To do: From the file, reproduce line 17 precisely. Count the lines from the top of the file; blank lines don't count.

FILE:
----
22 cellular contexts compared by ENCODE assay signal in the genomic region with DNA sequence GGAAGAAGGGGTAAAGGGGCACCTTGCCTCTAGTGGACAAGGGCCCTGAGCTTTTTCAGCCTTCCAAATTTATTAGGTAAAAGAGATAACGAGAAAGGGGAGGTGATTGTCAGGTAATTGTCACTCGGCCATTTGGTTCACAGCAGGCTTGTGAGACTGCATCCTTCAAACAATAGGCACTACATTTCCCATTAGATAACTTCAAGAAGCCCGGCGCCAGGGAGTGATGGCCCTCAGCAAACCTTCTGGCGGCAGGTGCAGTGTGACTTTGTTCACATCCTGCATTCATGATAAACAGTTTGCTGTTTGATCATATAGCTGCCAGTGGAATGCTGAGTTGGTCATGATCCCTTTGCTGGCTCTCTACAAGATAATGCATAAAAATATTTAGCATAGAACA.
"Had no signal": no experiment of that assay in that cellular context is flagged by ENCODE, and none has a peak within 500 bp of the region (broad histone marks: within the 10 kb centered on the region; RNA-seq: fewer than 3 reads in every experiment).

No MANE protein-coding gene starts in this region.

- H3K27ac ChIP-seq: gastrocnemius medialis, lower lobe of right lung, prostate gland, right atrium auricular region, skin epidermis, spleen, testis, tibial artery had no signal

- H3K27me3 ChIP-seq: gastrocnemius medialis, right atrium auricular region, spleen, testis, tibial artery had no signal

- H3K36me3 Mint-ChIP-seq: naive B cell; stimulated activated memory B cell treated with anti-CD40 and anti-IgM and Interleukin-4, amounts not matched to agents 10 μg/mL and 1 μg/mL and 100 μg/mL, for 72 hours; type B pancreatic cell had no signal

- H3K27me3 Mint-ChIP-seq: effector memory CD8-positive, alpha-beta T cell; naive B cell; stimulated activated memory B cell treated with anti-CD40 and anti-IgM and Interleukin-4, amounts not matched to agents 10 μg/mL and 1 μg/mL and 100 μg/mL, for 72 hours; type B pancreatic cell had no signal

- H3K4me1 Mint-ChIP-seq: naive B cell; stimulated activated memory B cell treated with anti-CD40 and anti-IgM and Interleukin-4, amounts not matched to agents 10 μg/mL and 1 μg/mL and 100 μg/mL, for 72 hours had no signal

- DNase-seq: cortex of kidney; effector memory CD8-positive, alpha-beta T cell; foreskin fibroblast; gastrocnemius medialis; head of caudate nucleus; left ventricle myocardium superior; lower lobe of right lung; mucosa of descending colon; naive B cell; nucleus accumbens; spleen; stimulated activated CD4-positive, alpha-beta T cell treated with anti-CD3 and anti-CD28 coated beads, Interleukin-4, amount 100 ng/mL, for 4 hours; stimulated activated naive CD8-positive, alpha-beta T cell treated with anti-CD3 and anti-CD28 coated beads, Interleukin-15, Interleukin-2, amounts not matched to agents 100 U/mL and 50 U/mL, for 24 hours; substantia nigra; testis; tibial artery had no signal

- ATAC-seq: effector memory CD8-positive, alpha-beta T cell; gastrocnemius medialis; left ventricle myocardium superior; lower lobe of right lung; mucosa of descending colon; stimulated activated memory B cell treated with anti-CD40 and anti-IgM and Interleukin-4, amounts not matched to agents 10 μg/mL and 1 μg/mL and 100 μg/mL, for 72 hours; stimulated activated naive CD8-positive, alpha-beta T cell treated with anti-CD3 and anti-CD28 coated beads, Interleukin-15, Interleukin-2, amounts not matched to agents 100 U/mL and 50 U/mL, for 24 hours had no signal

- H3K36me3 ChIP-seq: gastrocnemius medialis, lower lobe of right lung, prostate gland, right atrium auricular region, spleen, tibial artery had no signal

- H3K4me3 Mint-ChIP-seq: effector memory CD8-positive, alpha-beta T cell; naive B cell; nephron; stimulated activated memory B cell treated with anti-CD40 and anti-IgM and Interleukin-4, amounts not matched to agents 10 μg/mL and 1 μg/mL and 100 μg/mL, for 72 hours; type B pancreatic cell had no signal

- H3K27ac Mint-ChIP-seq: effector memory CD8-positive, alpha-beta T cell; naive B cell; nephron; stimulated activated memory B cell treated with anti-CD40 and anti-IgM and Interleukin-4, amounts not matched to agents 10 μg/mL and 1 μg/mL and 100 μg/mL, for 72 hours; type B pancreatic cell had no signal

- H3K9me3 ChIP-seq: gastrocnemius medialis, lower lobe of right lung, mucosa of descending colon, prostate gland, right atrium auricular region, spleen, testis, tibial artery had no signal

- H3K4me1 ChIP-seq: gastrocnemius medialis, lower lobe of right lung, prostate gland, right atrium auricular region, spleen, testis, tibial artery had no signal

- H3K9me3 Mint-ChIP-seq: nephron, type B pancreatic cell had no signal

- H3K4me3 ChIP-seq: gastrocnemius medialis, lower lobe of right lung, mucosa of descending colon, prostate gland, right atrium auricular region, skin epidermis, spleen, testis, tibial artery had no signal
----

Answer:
- H3K4me3 ChIP-seq: gastrocnemius medialis, lower lobe of right lung, mucosa of descending colon, prostate gland, right atrium auricular region, skin epidermis, spleen, testis, tibial artery had no signal